Archive for the 'journal' Category

camping disasters – an epic – part one

This week Bean had Thursday and Friday off work so we decided to make the most of the four day weekend and go camping.  I should be sleeping in a tent again tonight yet here I am, at home, Saturday night recovering from the trauma of our prematurely aborted camping adventure.We really shouldn’t have even let it go on as long as we did, in hindsight the wisest move would have been to give up the first night.

It was truly awful. I don’t know if we could have had a more terrible time if we’d been trying!

I had been so looking forward to camping. I love camping.

We spent all of Thursday morning preparing our camping gear (most of it borrowed from Bean’s parents, some of it we already owned and the rest of it bought new) and packing the kombi before we set off around 2pm. On recommendation from Bean’s workmate we first went to Cape Riche, arriving at around 3.30pm.

Cape Riche is 18km down a corrugated gravel road, not the greatest of fun to drive down, so I’d hoped it would be great. Obviously hoping was futile because it was horrid. Black dirt everywhere, no shade, certainly no privacy and already completely full of Commodores, Falcons and four wheel drives emblazoned with Australian flags in celebration of Australia Day, a day we don’t recognise as being cause for celebration. Definitely not our scene. So, it was back down the 18km of gravel with a bump, bump, bump…

We stopped in at a general store in Wellstead and asked for advice on where to camp. We were told to try Boat Harbour 7km up the (sealed) highway and then 17km down another gravel road. A horrendously corrugated gravel road.

At Boat Harbour there was more black dirt, softer than at Cape Riche, and the poor kombi got bogged when Bean tried to turn around. Some generous folks towed us out and we discussed whether we’d stay there. Black dirt, deep water all together too close to the camp sites and very little privacy didn’t particular inspire either myself or Bean so we agreed not to camp there either. The people who pulled us out suggested another camp site but I was beginning to feel rather sceptical about taking other people’s word when they told us a camp site was “great”. It would appear that some people have differing opinions of what equates to a “great” camp site. Who’d have thought? People have different tastes! 

Back down that horrible gravel track, narrowly missing a collision with two rogue sheep, and we talked about whether we’d try somewhere else or just go home. Remembering Waychinicup, a camp site some friends had said was their favourite, we looked it up using the GPS on Bean’s phone. Brilliant! It was between home and where we were, with a short detour down yet another gravel road, so we thought we may as well check it out on the off chance it was awesome. When we got to Waychinicup and had a quick look around we realised it was indeed very nice, and also very full.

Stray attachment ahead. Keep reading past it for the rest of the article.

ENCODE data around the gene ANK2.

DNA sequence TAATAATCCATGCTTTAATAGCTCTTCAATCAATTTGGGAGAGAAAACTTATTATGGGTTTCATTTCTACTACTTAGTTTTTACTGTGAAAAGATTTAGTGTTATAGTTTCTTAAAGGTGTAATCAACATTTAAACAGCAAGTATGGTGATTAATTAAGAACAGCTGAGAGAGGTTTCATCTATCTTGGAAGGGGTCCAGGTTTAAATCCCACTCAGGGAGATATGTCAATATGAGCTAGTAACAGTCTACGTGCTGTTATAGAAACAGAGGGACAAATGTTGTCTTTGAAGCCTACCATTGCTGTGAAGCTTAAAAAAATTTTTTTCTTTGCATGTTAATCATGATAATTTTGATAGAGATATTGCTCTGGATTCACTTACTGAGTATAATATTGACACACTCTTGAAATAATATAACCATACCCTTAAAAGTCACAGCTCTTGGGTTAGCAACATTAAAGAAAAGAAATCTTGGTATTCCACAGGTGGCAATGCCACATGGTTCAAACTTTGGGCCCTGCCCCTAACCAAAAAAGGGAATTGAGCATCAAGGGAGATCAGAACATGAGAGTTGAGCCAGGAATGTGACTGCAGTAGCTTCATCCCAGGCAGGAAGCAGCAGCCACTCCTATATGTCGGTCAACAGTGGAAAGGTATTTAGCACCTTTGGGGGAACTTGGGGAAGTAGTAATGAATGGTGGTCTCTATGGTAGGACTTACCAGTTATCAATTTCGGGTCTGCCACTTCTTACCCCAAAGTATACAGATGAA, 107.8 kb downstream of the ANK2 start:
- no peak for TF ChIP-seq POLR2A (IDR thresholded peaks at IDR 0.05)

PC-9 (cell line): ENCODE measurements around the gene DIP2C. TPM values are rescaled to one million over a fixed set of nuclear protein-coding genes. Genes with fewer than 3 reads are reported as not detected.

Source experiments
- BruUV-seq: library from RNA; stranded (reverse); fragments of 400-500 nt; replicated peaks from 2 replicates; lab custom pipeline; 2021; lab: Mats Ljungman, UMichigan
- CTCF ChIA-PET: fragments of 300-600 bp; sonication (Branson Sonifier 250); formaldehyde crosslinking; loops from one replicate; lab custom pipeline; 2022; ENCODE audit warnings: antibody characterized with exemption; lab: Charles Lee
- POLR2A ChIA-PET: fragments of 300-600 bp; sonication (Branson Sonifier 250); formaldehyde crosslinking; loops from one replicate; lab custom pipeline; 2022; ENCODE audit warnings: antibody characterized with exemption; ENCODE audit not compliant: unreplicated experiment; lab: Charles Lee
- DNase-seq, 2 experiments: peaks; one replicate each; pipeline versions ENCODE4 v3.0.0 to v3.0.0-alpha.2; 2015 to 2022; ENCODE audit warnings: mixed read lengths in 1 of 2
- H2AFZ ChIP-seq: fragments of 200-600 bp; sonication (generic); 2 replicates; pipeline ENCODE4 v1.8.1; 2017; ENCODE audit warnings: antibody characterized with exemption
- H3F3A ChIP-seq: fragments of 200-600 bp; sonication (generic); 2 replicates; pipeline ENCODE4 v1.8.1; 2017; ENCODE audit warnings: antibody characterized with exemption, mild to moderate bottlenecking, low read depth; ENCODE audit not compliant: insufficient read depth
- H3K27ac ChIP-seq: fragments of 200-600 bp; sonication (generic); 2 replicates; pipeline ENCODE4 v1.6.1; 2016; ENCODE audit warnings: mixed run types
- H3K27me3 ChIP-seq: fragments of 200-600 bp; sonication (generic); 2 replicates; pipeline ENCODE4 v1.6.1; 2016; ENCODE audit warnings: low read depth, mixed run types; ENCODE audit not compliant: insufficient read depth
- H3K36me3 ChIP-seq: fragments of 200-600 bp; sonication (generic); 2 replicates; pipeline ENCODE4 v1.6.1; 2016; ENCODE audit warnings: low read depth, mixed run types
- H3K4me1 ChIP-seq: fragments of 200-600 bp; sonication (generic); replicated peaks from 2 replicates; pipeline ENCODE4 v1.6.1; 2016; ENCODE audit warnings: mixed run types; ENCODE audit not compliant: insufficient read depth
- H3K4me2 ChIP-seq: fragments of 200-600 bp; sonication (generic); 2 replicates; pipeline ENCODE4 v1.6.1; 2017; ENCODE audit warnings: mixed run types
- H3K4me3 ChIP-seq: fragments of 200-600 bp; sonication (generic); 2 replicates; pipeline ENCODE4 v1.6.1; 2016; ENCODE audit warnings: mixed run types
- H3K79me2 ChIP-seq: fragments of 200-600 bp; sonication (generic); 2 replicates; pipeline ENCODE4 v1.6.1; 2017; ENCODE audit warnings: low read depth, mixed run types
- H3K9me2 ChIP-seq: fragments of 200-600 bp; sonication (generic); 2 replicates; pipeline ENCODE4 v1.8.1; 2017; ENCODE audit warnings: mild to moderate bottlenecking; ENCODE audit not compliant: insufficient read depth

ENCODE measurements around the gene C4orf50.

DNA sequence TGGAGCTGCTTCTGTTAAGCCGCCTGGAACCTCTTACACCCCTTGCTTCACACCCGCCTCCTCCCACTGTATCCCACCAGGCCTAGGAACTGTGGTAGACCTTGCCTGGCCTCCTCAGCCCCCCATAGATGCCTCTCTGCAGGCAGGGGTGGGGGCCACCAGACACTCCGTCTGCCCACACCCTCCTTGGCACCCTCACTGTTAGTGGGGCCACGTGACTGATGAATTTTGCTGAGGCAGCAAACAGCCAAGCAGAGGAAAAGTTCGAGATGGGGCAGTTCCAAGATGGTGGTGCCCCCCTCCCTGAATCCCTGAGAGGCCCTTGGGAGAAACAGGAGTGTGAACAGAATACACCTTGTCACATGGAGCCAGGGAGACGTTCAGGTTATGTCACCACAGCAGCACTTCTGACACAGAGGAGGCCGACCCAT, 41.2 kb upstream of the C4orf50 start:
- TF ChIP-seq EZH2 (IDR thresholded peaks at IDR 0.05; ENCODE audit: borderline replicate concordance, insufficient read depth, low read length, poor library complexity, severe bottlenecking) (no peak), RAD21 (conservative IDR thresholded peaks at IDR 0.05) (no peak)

Disappointed, we drove away arguing about our next move. I was ready to go home and admit defeat, vowing never to attempt camping east of Albany again. I mean, why would I? With beautiful Denmark and Walpole lying west of Albany. Tall trees, nearby beaches, rivers… why would I choose scrubby coastal bush surrounded by brown paddocks and tree farms?!

Anyway, Bean wanted to check out the camp site suggested to us by the generous towing folks at Boat Harbour. They’d suggested Betty’s Beach, which was on the way home from Waychinicup.

Down another gravel road, we reached a point where we could turn left for Norman’s Beach or continue slightly right for Betty’s Beach. Norman’s beach was closer and by this stage it was getting late and we were a bit sick of gravel roads so we chose to turn left. Arriving at the camp site we noted some more black dirt (do we detect a theme here?), although it was in the shade so not hot under foot, and suitably private camping spots on the banks of a very shallow river.Feeling relieved that we’d at least found somewhere to pitch a tent for the night we decided to stay at least one night.

When we opened the tail gate of the kombi (one of the few doors with a brand new seal) we discovered that everything was covered in a thick layer of fine red dust from all the gravel roads. We brushed or shook off as much of the red dust as much as we could and hastily set up camp, racing against the setting sun and the ever increasing whines of tired, hungry children who’d been stuck in car seats for the past 4 hours! We hoped desperately to have food, shelter and bedding sorted before the fractious whinging became full blown meltdowns.

They coped so well really, stuck in the car with uncertainty hanging over their heads… Would we camp out? Would we go home and disappoint everyone? I was at the point of full blown meltdown and I am neither a 4 year old or a 2 year old.

Hope as we might, meltdowns did start before we had the camp properly set up so we settled for the quick dinner option of sausages with tomato sauce. No, vegetables not included. Eeep, the (rather dominant) health freak part of me wasn’t too impressed.

We then heated some river water to wash the sprogs who had managed to get themselves covered in bubble mixture and black dirt in the short time since we’d been there. We finally tucked the sprogs, and ourselves, in bed at about 10pm. What a horribly stressful afternoon!

One brilliant thing I can say about that camp site is that despite being right on the river’s edge we didn’t notice a single mosquito, very unlike our home which is just riddled with mosquitos. What a blessing! Moe reacts quite badly to mosquito bites, worse than the rest of us, so it was lovely to be outdoors of an evening and have no irritating mozzie bites to deal with.